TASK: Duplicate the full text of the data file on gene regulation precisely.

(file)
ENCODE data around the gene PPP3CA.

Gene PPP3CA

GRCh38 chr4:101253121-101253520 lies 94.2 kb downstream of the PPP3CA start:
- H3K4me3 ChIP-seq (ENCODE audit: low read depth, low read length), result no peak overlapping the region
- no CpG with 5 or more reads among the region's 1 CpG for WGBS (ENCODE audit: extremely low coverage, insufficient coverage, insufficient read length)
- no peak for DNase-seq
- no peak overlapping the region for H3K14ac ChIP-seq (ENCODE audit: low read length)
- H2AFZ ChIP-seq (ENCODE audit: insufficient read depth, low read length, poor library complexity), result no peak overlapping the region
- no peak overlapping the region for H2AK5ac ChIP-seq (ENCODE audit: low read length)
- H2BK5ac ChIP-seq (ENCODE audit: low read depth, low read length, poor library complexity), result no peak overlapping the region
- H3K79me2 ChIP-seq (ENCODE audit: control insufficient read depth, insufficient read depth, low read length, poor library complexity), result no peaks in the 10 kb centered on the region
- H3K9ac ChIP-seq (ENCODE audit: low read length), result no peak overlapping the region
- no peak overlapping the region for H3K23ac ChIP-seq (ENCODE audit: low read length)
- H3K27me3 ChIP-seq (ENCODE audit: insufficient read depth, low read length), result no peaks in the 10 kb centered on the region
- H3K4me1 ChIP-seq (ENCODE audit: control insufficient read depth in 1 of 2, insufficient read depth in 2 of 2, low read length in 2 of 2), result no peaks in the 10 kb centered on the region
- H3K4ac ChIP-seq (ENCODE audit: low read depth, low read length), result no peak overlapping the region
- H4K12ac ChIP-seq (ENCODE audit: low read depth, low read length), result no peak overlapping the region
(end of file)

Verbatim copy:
ENCODE data around the gene PPP3CA.

Gene PPP3CA

GRCh38 chr4:101253121-101253520 lies 94.2 kb downstream of the PPP3CA start:
- H3K4me3 ChIP-seq (ENCODE audit: low read depth, low read length), result no peak overlapping the region
- no CpG with 5 or more reads among the region's 1 CpG for WGBS (ENCODE audit: extremely low coverage, insufficient coverage, insufficient read length)
- no peak for DNase-seq
- no peak overlapping the region for H3K14ac ChIP-seq (ENCODE audit: low read length)
- H2AFZ ChIP-seq (ENCODE audit: insufficient read depth, low read length, poor library complexity), result no peak overlapping the region
- no peak overlapping the region for H2AK5ac ChIP-seq (ENCODE audit: low read length)
- H2BK5ac ChIP-seq (ENCODE audit: low read depth, low read length, poor library complexity), result no peak overlapping the region
- H3K79me2 ChIP-seq (ENCODE audit: control insufficient read depth, insufficient read depth, low read length, poor library complexity), result no peaks in the 10 kb centered on the region
- H3K9ac ChIP-seq (ENCODE audit: low read length), result no peak overlapping the region
- no peak overlapping the region for H3K23ac ChIP-seq (ENCODE audit: low read length)
- H3K27me3 ChIP-seq (ENCODE audit: insufficient read depth, low read length), result no peaks in the 10 kb centered on the region
- H3K4me1 ChIP-seq (ENCODE audit: control insufficient read depth in 1 of 2, insufficient read depth in 2 of 2, low read length in 2 of 2), result no peaks in the 10 kb centered on the region
- H3K4ac ChIP-seq (ENCODE audit: low read depth, low read length), result no peak overlapping the region
- H4K12ac ChIP-seq (ENCODE audit: low read depth, low read length), result no peak overlapping the region